Undesirable Consequences of Failing to Draft a Will

Undesirable Consequences of Failing to Draft a WillWhile a living trust provides a preferable estate planning option for most people, a will is still a critical component of an effective estate plan. When a will is not included as part of an estate plan, it can cause serious problems for your loved ones after you die. Even with the use of an effectively drafted living trust, a will typically is an appropriate estate planning tool to cover property that an individual fails to transfer into the trust. Our Albuquerque Estate Planning Lawyers have provided examples of the types of problems that may arise when people neglect to make a will.

Kids May Receive Assets before Their Ready:

When an individual dies intestate and minor children are awarded property through a will, the property will be held in a court imposed guardianship until the child is an adult. When the child becomes a legal adult, the surviving child will receive the property in a lump sum distribution. If the beneficiary is not yet responsible or mature enough to properly manage the inheritance, the value of the property may be prematurely squandered. An individual can appoint a trustee to manage the assets for the beneficiaries so that the funds remain available for necessary expenditures rather than being wasted on inappropriate expenditures.

Assets May Go to the Wrong Individuals:

While the court will distribute the net assets to the beneficiaries designated in a will, the court will distribute assets according to intestate succession law when there is no will which creates a statutory priority for inheritance rather than distributing the property in conformity with the preferences of a decedent.

Estate Tax Liability May Fall on the Wrong Parties:

Because some assets are passed based on a beneficiary designation rather than through probate, the lack of a will means that assets may pass through intestate succession to a family member that inherited a retirement plan as the designated beneficiary. The estate taxes will be paid in probate court, so the wrong beneficiaries may end up responsible for paying estate taxes.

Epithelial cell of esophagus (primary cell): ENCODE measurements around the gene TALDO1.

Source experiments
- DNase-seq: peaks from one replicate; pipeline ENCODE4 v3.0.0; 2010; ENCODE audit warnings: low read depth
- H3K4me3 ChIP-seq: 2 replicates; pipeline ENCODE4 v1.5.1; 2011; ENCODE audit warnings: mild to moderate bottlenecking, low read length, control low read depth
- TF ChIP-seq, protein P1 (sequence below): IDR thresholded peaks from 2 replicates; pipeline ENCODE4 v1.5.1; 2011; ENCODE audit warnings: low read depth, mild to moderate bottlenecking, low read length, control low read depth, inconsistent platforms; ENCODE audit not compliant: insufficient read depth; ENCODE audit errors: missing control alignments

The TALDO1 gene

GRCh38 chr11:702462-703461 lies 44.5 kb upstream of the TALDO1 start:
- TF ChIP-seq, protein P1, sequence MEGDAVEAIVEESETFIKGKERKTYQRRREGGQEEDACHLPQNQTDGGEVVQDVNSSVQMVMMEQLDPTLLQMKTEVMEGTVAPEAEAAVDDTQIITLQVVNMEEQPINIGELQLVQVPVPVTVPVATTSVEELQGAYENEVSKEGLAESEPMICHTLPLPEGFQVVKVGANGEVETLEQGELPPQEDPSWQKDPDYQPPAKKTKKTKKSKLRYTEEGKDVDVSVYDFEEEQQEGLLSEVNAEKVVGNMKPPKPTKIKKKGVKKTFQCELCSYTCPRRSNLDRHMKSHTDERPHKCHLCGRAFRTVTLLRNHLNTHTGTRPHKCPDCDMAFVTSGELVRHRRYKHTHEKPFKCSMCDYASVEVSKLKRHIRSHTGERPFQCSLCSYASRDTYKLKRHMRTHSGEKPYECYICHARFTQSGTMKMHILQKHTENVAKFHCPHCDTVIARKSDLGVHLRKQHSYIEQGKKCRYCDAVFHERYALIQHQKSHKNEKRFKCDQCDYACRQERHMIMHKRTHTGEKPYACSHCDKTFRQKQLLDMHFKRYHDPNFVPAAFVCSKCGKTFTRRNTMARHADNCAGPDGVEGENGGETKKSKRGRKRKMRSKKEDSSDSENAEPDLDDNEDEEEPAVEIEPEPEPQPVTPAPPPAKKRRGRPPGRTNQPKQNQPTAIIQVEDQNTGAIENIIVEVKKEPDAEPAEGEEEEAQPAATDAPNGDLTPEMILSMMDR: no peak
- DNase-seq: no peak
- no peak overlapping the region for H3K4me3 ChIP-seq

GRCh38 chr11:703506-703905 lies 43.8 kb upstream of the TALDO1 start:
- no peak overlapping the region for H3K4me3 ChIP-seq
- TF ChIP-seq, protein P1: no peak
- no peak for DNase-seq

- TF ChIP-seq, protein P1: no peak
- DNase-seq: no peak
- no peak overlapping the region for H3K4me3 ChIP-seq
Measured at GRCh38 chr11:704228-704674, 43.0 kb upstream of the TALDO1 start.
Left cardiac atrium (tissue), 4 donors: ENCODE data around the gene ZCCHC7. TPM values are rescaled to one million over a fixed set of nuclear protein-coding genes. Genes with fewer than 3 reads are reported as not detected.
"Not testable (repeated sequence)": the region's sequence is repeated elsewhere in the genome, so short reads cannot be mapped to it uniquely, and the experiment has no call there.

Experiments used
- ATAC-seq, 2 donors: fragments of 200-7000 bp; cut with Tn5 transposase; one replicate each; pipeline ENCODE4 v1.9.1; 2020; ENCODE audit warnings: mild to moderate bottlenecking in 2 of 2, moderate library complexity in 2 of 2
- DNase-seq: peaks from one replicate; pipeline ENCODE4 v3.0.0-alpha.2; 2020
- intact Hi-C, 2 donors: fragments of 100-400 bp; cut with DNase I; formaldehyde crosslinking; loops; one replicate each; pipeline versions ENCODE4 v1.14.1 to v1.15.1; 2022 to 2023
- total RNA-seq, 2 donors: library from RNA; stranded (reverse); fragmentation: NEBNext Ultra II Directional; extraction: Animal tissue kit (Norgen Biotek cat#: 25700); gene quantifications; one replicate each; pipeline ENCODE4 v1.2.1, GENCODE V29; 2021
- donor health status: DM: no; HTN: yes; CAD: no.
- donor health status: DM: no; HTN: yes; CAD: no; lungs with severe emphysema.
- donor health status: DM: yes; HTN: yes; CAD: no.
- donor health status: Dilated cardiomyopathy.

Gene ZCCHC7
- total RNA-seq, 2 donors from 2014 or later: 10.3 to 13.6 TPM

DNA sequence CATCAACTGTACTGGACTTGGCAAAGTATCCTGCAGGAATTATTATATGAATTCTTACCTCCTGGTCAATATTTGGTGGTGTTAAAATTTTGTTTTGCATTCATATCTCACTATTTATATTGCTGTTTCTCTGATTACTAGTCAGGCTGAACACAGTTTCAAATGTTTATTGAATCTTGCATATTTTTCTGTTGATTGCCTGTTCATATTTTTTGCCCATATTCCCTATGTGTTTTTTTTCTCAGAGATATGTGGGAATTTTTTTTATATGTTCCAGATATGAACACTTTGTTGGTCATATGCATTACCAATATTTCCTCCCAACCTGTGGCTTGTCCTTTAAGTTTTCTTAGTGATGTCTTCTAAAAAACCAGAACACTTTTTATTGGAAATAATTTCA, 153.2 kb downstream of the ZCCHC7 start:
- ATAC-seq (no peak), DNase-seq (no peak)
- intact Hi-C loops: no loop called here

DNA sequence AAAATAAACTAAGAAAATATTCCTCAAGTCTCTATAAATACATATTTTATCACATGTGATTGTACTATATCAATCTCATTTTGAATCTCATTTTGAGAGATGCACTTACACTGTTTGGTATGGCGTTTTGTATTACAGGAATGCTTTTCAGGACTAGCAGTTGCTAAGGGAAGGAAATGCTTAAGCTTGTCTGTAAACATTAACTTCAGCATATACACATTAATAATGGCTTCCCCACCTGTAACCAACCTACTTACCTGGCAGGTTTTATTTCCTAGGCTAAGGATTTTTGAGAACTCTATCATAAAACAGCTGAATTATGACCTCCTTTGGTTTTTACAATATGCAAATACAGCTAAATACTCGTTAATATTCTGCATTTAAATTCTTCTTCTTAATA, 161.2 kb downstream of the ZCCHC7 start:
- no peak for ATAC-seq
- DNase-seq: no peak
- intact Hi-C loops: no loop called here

The Wrong Person May Administer the Estate:

If you designated someone in your will to administer your estate, the court will typically honor this selection. If no will exists, the court will follow preferences established by state law but many relatives may be considered. This means that the cost of selection as well as the fees charged by the personal representative will tend to be higher. Further, the person who ultimately manages administration of your estate may not be the individual you would have chosen.

Balancing Securing Financial Information with Access by Beneficiaries

The above information is designed solely to illustrate general principles of law, and does not constitute a specific legal opinion on individual cases. We suggest that you contact experienced legal counsel for a specific opinion tailored to your individual circumstances.

If you have questions about will administration, our Santa Fe, NM Estate Planning Attorneys at Life Leaf Legal Group, PC offer a free consultation in our centrally located offices in Santa Fe and Albuquerque so that we can discuss your specific situation. Call us today to schedule your free consultation at (505) 856-3591 to learn about your rights and options.

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